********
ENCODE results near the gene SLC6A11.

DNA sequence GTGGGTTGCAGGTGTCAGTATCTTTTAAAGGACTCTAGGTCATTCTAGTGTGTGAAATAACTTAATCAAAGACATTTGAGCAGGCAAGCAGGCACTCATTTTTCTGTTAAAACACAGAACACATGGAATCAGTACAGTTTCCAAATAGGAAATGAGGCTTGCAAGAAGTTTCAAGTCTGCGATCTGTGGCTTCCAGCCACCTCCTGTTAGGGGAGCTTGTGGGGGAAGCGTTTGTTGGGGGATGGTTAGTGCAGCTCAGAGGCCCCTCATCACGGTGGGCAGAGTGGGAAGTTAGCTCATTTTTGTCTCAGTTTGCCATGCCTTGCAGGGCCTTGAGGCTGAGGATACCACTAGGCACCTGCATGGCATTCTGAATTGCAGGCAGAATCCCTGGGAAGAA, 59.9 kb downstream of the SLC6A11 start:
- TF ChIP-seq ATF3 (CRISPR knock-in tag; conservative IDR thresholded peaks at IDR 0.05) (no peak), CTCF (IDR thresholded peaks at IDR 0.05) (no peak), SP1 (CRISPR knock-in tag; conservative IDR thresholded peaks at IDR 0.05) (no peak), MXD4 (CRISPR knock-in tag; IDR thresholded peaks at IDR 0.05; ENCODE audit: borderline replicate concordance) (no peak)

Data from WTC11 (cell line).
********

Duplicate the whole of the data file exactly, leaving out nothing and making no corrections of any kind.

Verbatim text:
ENCODE results near the gene SLC6A11.

DNA sequence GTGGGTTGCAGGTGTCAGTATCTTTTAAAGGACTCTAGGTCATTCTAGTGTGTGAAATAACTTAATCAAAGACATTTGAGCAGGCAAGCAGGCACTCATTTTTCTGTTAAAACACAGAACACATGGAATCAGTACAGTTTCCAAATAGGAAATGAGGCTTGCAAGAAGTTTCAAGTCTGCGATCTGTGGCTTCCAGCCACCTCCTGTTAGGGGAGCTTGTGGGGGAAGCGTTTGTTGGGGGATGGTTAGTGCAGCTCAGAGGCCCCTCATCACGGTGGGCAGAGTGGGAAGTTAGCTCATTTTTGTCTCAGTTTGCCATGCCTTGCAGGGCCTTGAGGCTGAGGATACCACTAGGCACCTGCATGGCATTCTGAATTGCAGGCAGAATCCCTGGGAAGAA, 59.9 kb downstream of the SLC6A11 start:
- TF ChIP-seq ATF3 (CRISPR knock-in tag; conservative IDR thresholded peaks at IDR 0.05) (no peak), CTCF (IDR thresholded peaks at IDR 0.05) (no peak), SP1 (CRISPR knock-in tag; conservative IDR thresholded peaks at IDR 0.05) (no peak), MXD4 (CRISPR knock-in tag; IDR thresholded peaks at IDR 0.05; ENCODE audit: borderline replicate concordance) (no peak)

Data from WTC11 (cell line).